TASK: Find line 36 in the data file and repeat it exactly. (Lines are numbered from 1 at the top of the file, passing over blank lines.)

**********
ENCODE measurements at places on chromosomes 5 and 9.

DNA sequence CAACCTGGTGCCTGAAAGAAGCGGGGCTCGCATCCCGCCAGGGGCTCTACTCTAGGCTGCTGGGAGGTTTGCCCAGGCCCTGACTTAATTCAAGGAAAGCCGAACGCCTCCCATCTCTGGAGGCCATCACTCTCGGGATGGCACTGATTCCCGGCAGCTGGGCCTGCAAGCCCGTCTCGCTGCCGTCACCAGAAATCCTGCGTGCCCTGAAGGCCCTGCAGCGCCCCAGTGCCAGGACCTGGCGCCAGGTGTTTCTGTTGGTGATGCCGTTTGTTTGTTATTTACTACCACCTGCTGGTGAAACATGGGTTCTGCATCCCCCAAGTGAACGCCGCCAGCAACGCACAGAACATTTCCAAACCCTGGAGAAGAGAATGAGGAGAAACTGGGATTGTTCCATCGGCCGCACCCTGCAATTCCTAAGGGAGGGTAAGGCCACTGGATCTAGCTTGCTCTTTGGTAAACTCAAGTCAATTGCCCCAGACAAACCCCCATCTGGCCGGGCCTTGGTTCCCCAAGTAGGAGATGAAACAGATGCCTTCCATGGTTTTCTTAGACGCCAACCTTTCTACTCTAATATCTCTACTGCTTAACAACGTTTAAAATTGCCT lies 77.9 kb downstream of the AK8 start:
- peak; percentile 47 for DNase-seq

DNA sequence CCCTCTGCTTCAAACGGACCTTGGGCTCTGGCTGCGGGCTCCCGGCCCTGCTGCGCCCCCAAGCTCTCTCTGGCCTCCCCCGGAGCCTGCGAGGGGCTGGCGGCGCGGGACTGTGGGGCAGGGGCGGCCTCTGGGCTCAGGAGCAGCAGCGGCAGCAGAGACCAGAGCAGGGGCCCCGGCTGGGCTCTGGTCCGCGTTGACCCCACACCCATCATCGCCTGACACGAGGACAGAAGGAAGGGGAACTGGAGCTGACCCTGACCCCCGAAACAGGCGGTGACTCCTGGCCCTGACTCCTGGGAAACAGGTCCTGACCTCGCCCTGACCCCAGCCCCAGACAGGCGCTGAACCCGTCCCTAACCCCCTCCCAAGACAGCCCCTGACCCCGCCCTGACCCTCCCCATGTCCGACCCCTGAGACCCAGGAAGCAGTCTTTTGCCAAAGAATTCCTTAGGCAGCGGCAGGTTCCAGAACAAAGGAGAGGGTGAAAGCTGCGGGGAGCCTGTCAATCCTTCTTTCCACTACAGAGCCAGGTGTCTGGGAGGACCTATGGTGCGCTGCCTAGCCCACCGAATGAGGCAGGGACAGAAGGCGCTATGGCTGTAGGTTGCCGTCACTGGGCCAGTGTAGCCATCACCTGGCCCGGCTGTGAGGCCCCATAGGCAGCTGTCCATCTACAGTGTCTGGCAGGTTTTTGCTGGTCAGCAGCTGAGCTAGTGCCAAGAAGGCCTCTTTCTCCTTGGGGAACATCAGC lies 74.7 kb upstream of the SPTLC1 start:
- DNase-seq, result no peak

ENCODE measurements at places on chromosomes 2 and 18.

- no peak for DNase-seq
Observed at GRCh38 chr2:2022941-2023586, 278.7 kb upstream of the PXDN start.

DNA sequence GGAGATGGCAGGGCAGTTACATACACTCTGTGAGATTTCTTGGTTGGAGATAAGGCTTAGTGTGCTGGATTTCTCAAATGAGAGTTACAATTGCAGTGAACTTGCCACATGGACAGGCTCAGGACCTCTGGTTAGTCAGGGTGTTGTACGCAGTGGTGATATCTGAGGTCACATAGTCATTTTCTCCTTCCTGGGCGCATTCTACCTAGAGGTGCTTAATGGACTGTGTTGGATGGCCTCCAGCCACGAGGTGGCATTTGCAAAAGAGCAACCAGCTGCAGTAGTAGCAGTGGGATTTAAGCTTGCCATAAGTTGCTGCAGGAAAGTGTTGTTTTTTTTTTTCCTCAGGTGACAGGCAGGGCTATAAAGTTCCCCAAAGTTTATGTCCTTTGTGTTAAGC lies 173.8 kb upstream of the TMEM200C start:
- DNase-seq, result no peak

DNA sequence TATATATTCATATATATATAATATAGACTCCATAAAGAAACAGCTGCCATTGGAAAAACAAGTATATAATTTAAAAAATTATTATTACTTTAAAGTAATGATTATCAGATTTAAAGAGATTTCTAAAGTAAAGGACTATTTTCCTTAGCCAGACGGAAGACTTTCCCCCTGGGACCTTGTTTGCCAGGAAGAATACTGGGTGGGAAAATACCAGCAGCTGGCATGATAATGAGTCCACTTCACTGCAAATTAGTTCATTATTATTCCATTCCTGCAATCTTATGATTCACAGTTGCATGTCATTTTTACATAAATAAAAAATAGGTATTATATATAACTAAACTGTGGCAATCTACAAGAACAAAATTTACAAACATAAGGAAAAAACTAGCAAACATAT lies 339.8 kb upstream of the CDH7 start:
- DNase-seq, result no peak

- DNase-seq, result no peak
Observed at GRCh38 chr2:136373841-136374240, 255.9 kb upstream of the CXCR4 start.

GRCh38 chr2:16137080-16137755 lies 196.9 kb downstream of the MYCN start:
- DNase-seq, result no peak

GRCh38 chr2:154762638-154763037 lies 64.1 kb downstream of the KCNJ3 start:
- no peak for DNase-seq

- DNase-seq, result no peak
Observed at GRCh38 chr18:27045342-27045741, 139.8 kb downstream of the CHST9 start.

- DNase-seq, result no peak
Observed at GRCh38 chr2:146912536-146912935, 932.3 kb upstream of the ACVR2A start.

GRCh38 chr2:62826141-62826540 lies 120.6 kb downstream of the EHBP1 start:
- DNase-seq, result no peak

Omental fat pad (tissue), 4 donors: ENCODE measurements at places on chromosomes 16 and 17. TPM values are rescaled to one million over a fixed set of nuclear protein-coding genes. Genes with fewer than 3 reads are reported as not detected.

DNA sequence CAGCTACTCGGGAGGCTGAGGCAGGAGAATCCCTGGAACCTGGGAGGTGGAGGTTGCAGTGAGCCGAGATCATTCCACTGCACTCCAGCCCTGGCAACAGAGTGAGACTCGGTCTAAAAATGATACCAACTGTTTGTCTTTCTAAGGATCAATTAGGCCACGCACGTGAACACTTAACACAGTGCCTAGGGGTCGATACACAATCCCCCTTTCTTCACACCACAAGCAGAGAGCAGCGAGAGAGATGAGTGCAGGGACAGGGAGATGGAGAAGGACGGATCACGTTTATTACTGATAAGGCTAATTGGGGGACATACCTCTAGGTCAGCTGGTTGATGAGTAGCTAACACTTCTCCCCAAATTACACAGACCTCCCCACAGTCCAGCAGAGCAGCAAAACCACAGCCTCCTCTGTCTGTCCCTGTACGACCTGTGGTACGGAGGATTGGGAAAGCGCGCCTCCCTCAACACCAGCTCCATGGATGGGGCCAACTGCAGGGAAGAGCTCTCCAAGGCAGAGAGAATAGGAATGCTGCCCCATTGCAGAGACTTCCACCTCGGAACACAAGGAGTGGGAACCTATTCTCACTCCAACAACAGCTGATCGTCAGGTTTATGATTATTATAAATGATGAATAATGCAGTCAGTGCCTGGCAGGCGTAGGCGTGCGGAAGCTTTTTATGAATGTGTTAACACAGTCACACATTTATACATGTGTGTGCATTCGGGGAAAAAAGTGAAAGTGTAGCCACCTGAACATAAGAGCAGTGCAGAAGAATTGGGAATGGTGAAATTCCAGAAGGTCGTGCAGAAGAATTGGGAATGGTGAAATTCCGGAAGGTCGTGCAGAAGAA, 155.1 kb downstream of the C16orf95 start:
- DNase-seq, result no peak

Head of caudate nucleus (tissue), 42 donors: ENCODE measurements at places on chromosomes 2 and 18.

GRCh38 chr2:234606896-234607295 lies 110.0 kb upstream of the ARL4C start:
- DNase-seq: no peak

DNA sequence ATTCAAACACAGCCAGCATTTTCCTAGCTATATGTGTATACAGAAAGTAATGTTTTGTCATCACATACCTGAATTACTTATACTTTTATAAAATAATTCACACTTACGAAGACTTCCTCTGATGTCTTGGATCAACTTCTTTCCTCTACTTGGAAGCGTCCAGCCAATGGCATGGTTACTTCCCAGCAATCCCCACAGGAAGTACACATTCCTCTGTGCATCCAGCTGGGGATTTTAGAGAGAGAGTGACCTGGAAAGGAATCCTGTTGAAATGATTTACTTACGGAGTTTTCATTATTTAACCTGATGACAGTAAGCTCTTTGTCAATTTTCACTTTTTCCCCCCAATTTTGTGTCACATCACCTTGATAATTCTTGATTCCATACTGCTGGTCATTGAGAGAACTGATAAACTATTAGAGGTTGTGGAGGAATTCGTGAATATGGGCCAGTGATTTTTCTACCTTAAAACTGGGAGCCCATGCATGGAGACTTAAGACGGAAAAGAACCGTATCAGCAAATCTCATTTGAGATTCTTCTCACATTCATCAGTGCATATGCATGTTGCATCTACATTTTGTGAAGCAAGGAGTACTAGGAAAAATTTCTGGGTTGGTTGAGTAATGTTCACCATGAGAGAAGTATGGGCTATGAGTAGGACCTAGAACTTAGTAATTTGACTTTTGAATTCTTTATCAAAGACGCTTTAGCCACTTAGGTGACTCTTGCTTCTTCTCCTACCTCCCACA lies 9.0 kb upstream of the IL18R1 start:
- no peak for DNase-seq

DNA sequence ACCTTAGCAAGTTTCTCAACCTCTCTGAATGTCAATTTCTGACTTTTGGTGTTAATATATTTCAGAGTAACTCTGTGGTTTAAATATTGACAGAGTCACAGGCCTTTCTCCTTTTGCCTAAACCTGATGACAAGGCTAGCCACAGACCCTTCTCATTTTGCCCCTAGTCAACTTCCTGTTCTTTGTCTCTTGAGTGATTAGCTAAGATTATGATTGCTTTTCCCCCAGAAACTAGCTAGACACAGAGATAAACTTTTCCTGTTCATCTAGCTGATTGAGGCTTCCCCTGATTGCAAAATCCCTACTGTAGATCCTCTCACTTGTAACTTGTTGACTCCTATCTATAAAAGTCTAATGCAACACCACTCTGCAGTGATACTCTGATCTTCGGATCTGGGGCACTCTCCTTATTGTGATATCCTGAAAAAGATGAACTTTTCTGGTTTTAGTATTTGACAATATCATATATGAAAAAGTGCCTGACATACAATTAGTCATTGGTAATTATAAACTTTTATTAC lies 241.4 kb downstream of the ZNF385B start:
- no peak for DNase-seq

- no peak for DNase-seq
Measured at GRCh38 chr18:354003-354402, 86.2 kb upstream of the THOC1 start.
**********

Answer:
Measured at GRCh38 chr18:354003-354402, 86.2 kb upstream of the THOC1 start.